I have a mild psychiatric disorder, and I have my total and permanent disability form accepted. However, I found out that for a three year monitoring period, if I make money over the poverty level, in three years I will have to go back to paying it back.
While I’m a responsible woman who can’t pay back because I’m currently unemployed, I don’t like how I’m told that I have to pay interest to Navient when I don’t want their services in the first place. I figure when I’m working it’s my money, I’ll pay for what I want and I don’t want to pay them interest, because I don’t want their service.
Is there a way to pay back school loan without paying interest to a company whose services, I don’t want?
It sounds as if you were found to be eligible for the discharge of your federal student loans and Navient is the servicer of those loans.
If you were approved for a Total and Permanent Discharge based on Social Security Administration or a doctors certification then you will be required to comply with a 3-year post-discharge monitoring period.
If your discharge request was approved then your loans should have been transferred to the U.S. Department of Education to wipe out.
But during the following 3-year period your loans will be reinstated if at any time during the monitoring period you:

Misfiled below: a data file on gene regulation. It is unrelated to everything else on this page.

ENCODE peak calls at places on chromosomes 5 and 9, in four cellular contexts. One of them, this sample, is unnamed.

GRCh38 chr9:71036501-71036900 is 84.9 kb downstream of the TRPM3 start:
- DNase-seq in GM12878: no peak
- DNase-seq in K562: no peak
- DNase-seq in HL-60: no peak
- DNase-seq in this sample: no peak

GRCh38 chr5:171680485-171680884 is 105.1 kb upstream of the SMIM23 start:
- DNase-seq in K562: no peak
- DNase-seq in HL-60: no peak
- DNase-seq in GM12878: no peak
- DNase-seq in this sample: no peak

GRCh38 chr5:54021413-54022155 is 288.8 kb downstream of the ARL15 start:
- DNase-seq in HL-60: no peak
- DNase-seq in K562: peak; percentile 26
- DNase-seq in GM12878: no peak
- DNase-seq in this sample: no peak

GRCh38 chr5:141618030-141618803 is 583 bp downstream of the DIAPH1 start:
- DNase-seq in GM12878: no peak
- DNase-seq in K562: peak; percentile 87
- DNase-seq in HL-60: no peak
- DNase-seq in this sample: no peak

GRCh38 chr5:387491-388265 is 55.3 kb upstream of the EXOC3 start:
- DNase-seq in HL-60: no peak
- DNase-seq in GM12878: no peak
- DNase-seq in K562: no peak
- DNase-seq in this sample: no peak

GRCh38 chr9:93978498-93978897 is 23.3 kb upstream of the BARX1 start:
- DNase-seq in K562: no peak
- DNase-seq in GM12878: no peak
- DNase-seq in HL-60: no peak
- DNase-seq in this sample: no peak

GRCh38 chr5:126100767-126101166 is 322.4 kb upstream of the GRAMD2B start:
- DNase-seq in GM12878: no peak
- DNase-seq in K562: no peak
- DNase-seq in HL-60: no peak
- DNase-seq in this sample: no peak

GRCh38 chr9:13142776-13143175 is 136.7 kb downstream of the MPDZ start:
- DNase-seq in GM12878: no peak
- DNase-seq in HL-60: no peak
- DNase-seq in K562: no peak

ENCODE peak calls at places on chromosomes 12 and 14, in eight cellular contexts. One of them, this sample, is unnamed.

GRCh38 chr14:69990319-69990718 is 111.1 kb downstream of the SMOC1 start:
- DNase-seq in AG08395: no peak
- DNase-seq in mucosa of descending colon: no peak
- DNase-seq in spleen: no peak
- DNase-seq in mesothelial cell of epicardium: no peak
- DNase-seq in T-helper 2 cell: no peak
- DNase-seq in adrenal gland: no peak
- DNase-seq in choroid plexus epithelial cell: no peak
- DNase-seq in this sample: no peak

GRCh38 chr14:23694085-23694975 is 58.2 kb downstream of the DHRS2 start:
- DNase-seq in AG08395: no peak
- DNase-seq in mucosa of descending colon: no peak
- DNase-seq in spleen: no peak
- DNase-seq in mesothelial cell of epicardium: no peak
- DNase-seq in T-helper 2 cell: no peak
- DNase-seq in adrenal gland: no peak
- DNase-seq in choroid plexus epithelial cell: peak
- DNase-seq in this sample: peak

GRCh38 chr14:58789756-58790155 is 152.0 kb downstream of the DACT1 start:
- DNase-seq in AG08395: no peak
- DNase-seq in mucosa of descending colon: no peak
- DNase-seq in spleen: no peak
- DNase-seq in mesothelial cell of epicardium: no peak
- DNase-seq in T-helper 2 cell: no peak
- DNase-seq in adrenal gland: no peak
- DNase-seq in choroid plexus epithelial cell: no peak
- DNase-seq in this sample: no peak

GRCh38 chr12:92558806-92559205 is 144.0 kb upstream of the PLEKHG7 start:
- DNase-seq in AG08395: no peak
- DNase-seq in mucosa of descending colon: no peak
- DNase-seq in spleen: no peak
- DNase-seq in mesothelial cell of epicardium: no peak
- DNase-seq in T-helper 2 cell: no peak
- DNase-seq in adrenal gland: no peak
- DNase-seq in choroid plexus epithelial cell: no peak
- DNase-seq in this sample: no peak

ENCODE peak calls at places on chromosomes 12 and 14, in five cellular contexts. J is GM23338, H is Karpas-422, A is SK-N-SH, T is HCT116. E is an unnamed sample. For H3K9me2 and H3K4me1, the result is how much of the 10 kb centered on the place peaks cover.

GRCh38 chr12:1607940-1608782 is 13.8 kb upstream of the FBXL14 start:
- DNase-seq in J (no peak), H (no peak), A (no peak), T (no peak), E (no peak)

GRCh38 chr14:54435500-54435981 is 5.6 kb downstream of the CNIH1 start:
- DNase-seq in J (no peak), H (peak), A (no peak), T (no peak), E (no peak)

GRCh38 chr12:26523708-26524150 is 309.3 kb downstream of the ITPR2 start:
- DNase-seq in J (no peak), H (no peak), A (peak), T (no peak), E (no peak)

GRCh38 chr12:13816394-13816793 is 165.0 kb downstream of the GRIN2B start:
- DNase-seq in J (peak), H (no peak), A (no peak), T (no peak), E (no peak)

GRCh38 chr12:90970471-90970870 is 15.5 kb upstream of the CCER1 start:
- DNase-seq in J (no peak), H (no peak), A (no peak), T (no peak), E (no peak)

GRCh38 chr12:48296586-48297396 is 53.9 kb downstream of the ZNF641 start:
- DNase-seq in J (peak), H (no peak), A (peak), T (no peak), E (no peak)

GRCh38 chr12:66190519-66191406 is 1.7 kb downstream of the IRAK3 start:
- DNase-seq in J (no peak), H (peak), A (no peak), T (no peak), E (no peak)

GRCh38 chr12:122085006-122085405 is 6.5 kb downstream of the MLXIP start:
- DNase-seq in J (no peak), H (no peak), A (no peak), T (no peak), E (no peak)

Now the bad news is if one of those things above happens your loans will be reinstated but the good news is you should not be charged interest during the time they were in discharge.
So it sounds as if there might be some confusion about the current status of your loans. If they were discharged then no interest would be payable. But if they were reinstated then your loans would be back and payable again.
Your situation is not one of wanting service from Navient but if Navient is the appointed servicer of your federal student loans and your loans are not in deferment.
And this is not dependent on if you want to boldly work, but if your income is more than the poverty guidelines. Keep in mind, income from the following sources will not count towards your income and the poverty guideline; Child Support, Federal or state assistance, Retirement Plan Income, Unemployement Benefits, or Your spouse’s income (from any source).
If you have not done so already, I would suggest you visit Benefits.gov to see what non-counting public benefits you may be eligible for to help offset the restriction on income.